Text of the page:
High Speed Rail Remains Worthy of Support

While High Speed Rail planning has shifted from the Peninsula to the San Joaquin Valley, it stands as an essential element in the context of 2030 California.

After the California High Speed Rail Authority released its updated business plan, the new $98.1 billion cost estimate induced criticism and threw the future of the project into question.

While the price tag is large, the high speed rail project is an unprecedented opportunity to shape the next generation of California's growth by incentivizing compact development and preserving open space. 

Over the next 25 years, the Department of Finance projects California's population will increase from 38 million to nearly 50 million. The majority of this growth will occur in the San Joaquin Valley and should these municipalities adopt a "business as usual" approach to growth, over 750,000 acres of farmland will be consumed by sprawl, driving will increase and the Valley's notoriously bad air quality will further degrade. 

High speed rail is not a panacea for preserving open space and reducing emissions. However, transportation investments are a key element in shaping development; just as freeways enable development on the urban fringe, high speed rail’s centralized stations can catalyze growth in existing urban cores.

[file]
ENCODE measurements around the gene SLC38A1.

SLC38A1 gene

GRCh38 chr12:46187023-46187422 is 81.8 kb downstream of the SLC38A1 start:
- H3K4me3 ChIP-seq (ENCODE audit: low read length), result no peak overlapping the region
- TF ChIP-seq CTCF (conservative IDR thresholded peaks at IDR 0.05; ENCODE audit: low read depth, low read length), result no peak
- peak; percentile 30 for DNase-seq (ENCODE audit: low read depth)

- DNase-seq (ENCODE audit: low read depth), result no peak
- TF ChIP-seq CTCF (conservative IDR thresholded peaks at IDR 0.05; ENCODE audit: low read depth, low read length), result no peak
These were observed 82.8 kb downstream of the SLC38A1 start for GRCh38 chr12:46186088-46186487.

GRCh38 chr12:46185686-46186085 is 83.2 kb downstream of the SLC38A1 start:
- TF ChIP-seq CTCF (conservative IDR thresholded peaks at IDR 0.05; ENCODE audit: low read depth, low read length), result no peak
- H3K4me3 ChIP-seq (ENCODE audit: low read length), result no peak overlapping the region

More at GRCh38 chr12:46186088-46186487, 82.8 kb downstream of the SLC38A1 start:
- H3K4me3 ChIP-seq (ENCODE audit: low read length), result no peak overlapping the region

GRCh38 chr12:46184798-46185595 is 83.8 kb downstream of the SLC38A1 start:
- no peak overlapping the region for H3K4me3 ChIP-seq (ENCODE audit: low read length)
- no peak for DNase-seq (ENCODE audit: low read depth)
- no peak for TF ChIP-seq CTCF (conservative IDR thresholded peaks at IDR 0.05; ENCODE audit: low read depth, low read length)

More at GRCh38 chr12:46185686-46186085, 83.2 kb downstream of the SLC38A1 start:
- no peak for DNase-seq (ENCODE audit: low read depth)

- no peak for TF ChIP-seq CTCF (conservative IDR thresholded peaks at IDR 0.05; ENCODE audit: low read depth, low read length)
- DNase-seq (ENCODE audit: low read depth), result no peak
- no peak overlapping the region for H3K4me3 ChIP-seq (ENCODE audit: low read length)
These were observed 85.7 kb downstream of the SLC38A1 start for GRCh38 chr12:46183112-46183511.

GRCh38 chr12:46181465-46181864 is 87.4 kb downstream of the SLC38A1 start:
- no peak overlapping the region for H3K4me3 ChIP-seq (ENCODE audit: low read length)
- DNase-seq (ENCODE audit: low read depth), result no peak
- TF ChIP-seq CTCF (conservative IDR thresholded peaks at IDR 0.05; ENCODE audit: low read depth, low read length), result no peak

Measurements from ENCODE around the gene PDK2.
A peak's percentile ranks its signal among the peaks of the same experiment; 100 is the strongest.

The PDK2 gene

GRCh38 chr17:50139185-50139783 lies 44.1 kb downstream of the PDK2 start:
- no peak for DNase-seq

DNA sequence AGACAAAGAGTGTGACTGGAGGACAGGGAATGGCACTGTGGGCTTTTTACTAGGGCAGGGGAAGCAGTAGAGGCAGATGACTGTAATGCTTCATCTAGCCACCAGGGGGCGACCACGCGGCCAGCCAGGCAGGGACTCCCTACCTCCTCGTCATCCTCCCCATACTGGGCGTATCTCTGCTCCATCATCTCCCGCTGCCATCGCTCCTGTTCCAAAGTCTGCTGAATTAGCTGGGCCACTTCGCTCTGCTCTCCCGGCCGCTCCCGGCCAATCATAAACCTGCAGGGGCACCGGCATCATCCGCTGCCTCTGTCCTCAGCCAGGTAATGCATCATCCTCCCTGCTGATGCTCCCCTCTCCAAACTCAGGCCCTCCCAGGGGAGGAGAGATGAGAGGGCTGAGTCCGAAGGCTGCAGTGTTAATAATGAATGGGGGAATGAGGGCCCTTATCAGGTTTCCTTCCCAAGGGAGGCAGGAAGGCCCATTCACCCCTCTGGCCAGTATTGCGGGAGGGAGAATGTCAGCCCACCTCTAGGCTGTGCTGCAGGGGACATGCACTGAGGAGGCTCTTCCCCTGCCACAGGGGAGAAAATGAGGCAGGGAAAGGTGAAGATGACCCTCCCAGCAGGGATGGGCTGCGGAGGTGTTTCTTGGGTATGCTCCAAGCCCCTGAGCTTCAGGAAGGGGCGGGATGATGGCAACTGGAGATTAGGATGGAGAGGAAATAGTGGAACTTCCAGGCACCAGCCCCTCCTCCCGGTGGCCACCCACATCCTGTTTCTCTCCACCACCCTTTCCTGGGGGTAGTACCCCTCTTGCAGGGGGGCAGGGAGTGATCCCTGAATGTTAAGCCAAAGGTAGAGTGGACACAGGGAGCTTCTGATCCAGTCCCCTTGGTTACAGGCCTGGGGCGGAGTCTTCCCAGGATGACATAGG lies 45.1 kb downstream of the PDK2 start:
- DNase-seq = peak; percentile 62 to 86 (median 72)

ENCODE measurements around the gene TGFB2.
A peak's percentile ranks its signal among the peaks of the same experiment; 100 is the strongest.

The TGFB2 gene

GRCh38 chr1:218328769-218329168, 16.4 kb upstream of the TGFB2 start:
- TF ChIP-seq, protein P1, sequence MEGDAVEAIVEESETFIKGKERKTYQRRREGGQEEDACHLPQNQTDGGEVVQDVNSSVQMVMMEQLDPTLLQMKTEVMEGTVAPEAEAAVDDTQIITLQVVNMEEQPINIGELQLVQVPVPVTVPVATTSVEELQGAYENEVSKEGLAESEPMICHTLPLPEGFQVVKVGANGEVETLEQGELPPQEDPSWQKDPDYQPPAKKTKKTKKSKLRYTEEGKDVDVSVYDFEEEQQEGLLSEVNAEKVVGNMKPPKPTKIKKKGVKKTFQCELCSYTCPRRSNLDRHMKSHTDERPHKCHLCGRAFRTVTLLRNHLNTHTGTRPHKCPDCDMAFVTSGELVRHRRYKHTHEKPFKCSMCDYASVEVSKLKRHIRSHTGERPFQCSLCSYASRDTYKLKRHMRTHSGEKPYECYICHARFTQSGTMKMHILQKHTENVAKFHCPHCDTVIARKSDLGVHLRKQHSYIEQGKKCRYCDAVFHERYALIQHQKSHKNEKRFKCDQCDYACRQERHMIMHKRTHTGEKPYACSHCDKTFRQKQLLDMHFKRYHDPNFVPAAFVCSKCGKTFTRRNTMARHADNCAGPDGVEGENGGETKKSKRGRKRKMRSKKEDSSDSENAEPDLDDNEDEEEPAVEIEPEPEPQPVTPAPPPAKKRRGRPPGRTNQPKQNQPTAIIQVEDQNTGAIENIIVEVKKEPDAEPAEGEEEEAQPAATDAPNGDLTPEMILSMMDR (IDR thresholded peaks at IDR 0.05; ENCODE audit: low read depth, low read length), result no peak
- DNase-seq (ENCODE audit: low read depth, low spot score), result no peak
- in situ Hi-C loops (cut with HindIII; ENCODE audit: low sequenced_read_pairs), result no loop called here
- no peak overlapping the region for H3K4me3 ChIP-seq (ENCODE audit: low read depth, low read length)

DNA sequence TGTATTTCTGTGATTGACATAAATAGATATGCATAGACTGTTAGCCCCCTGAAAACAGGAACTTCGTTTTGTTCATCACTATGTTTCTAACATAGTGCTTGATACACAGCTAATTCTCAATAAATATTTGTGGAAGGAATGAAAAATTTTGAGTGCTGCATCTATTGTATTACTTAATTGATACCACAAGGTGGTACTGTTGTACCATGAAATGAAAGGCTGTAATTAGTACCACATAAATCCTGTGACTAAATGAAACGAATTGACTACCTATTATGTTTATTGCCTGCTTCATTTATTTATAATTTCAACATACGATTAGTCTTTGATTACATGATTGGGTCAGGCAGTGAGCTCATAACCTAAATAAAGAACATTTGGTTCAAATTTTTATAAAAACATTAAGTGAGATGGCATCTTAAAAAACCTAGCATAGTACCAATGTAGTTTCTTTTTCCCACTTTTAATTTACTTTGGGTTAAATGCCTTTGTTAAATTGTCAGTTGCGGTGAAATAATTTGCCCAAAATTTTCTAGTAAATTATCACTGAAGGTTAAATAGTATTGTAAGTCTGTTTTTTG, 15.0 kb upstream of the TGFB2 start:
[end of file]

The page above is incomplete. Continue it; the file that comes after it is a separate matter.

San Joaquin Valley cities and regional planning organizations have already committed to more compact development plans, but implementation of planned transit projects coupled with high speed rail will make this vision possible.  

Ironically, critics of high speed rail defined the project as a threat to farmland and existing communities. While the project will require pieces of existing farmland, the project’s ability to centralize development and ultimately preserve farmland outweighs the initial impacts. Within Valley cities, the project will acquire property, but train is less invasive relative to freeway projects like this one in Bakersfield that will erase neighborhoods with monolithic interchanges (PDF).